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When numbers are so big that people lose any grip on reality

Japan is currently in the process of monetising its vast debt (in plain English, printing money). To get some scale of the issue, check out this following news report from the Japan Times.

Japan’s national debt hit a record-high ¥1.025 quadrillion at the end of March, up ¥33 trillion from a year earlier, the Finance Ministry said on Friday. The central government debt, which increased ¥7 trillion from the end of December last year, kept rising mainly due to ballooning social security costs in line with the aging population. The balance of government bonds, financing bills and other borrowings crossed the ¥1 quadrillion mark for the first time ever at the end of June 2013.

Here is a definition of what is a Quadrillion. Even at the dollar-yen exchange rate of one dollar buying 101 yen, this is a scary, but also barely comprehensible, sum of money. That leads me to the view that the public no longer can really get to grips with how massive debt, both in funded and unfunded, forms is, and indeed with the very notion that a lot of this debt is not even “on the balance sheet”.

18 comments to When numbers are so big that people lose any grip on reality

  • This is all fine. Nothing to worry about. Like the article says, it’s “in line with” the aging population. It’s only when printing money is out of line with an arbitrarily chosen factor that alarm bells should start ringing.

    Plus, think of how much the Japanese economy is going to be stimulated by all that lovely new money It’s a win-win situation. Nothing can possibly go wrong!

  • bob sykes

    The Japanese population is not only aging, it is declining. So the per caput debt is rising faster than the total debt. This cannot end well. It is also the European future. And Third World immigrants exacerbate the problem because they are mostly dependents, not producers.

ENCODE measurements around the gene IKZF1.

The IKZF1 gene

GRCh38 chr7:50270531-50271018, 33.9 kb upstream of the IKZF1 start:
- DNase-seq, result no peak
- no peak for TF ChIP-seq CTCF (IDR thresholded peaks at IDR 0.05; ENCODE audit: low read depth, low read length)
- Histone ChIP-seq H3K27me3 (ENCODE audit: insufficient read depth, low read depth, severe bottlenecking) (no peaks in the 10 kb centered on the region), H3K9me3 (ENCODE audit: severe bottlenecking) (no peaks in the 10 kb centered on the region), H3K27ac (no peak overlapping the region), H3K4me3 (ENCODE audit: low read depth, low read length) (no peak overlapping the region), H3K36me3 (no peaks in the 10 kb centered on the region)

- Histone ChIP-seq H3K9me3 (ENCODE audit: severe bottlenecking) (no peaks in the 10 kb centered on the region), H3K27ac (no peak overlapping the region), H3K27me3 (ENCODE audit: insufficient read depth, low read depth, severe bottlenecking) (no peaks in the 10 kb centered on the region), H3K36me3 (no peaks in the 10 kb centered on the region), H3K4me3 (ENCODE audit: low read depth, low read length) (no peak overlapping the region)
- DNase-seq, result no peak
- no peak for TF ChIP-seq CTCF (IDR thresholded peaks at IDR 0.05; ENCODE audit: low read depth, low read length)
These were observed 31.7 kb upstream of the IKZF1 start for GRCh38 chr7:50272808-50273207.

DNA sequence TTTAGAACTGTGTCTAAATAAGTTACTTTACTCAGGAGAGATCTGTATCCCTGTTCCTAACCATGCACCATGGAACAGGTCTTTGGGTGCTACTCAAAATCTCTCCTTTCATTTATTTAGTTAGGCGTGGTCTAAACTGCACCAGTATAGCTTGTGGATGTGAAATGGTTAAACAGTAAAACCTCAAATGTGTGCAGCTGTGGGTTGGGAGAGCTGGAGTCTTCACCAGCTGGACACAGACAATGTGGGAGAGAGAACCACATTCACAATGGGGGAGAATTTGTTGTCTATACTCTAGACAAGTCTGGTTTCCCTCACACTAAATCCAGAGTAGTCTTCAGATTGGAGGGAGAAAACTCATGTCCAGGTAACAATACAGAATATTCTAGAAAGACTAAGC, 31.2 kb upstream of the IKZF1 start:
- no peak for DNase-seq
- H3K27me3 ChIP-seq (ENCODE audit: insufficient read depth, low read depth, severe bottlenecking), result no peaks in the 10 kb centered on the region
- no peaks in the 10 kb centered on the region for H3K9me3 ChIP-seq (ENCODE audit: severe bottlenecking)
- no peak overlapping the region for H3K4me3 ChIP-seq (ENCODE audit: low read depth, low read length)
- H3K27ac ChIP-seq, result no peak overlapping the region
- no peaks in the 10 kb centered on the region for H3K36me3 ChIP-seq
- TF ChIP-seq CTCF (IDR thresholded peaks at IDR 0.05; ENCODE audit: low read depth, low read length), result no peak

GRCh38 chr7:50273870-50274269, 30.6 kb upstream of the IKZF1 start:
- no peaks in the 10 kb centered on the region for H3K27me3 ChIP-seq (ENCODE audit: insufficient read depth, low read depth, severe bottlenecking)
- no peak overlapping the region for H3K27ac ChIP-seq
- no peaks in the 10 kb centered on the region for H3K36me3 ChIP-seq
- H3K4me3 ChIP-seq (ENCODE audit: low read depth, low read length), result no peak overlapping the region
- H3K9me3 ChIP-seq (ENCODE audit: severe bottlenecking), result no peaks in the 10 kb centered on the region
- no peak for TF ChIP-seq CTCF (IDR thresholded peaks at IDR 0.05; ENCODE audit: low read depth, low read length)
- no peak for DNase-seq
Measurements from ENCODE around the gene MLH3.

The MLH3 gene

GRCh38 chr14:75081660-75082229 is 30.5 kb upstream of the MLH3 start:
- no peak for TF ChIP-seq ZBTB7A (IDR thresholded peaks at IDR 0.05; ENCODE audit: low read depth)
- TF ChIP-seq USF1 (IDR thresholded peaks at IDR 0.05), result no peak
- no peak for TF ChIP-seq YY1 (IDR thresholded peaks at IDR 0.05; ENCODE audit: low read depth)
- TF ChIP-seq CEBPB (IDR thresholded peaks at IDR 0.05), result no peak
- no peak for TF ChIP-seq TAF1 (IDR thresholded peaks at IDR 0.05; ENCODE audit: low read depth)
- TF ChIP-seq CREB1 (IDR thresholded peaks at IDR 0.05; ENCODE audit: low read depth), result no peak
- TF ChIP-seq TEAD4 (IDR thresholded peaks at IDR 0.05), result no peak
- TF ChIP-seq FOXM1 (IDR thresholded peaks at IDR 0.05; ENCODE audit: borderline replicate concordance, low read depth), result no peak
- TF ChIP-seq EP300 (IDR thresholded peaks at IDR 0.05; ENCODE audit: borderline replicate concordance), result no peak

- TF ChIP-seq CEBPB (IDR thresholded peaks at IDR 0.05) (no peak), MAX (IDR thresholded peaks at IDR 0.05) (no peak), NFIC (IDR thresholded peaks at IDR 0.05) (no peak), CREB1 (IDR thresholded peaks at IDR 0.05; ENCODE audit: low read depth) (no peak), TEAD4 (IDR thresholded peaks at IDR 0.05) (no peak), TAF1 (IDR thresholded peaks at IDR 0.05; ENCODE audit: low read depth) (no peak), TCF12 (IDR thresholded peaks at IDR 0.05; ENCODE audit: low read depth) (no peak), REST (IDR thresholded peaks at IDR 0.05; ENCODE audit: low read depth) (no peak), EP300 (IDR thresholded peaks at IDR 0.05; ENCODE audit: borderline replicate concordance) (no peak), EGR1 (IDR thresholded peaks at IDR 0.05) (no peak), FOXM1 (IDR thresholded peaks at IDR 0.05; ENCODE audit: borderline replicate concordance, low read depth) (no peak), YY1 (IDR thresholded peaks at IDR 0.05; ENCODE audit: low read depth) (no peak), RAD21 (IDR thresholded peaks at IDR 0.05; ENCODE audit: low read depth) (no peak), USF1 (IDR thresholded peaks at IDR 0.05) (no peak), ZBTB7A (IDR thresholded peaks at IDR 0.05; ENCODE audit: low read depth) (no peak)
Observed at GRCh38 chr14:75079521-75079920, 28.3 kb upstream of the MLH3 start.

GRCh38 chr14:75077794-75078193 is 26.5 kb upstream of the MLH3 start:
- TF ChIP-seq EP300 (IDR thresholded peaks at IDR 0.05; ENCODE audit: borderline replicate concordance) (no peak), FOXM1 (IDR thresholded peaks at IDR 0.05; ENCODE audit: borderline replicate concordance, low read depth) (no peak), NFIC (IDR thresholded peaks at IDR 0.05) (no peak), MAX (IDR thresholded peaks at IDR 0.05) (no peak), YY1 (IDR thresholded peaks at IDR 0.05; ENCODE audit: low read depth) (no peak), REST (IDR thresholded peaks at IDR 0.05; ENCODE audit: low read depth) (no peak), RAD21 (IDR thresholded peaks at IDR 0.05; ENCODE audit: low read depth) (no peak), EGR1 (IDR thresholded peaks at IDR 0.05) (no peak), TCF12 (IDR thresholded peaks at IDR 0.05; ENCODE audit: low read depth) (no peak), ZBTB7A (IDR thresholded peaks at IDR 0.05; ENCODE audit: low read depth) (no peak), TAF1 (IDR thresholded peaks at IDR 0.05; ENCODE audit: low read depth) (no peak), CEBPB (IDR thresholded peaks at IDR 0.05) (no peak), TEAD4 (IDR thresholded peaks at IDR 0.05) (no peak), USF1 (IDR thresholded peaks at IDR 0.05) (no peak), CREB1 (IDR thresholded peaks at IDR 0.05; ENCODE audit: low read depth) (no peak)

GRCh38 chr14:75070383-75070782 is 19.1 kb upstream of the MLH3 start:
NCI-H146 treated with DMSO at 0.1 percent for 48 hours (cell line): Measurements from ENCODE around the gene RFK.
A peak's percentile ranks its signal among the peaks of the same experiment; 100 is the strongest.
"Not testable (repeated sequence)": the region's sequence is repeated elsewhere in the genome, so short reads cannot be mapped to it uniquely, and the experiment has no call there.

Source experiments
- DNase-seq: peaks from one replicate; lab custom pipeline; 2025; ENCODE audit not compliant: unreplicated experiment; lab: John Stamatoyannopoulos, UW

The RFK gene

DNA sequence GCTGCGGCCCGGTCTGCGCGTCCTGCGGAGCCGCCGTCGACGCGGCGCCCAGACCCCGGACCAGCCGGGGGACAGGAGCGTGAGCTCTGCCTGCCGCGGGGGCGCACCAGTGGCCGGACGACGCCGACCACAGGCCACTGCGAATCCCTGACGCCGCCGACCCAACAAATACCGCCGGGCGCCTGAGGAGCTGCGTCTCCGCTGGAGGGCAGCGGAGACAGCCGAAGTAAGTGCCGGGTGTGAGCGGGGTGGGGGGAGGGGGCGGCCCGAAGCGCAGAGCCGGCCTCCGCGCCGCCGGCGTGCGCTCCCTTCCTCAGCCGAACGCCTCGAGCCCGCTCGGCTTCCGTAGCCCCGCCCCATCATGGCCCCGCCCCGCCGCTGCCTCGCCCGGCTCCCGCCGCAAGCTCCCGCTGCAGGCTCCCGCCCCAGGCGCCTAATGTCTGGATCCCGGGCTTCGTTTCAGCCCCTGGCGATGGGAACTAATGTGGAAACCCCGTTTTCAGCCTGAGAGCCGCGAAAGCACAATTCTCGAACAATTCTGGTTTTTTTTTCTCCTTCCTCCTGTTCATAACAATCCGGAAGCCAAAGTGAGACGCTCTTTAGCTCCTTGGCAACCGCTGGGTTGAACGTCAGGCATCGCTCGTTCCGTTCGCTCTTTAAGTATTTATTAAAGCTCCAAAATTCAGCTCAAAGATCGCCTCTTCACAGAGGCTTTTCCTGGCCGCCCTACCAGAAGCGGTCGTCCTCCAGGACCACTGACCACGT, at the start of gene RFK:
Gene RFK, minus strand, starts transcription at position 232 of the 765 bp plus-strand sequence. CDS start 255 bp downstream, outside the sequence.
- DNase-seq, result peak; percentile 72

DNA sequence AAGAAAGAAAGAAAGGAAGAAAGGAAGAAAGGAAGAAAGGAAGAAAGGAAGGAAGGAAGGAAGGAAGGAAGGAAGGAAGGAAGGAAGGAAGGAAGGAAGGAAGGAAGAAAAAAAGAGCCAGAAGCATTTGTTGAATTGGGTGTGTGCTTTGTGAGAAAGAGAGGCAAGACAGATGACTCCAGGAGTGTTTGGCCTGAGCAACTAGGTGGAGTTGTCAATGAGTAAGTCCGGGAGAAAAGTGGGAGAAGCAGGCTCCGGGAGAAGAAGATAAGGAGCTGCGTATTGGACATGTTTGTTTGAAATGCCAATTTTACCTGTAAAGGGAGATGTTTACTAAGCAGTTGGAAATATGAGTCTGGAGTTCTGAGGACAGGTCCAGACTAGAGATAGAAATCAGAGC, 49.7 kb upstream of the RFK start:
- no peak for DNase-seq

• Bruce Hoult

    That’s about $78000 per capita, or twice the GNP.

  • The Japanese started doing all this stuff nearly 20 years before everyone else. Plus, they have worse demographics than Britain or America, although maybe not one or two continental European countries. Therefore it is likely that we will see how it will play out in Japan first. Who knows, we might even learn something when that happens.

  • RAB

    It’s no good picturing vast amounts of money like that as a stack of notes stretching to the Moon and back. Try thinking of it as time. One Trillion seconds adds up to 32,000 years. So if someone was to physically start printing Yen at one a second, that’s how long it would take.

    So I think we can all see, there is no money, it is all an illusion, an accounting trick, mere electrons on a flickering screen.

  • Surellin

    “A billion here, a billion there, and pretty soon you’re talking about real money.” That used to be a joke.

  • Paul Marks

    In the early 1920s the post World War One credit bubble burst – in all major countries save Japan.

    I Japan the authorities refused to allow the credit bubble to burst – with passionate intensity they refused to allow the bust to happen.

    However, eventually the distorted capital structure became unsupportable and the Japanese economy collapsed (in 1927 – two years before the Wall Street Crash and the end of the Benjamin Strong credit bubble).

    Constitutional government broke down in Japan – replaced by a series of open or disguised military dictatorships.

    What will happen now?

    Now the Capital structure is vastly MORE distorted than it was in the late 1920s?

    I do not exactly what will happen – what form the horrors will take.

    But I do know that now the whole Western World is like Japan.

  • Mr Ed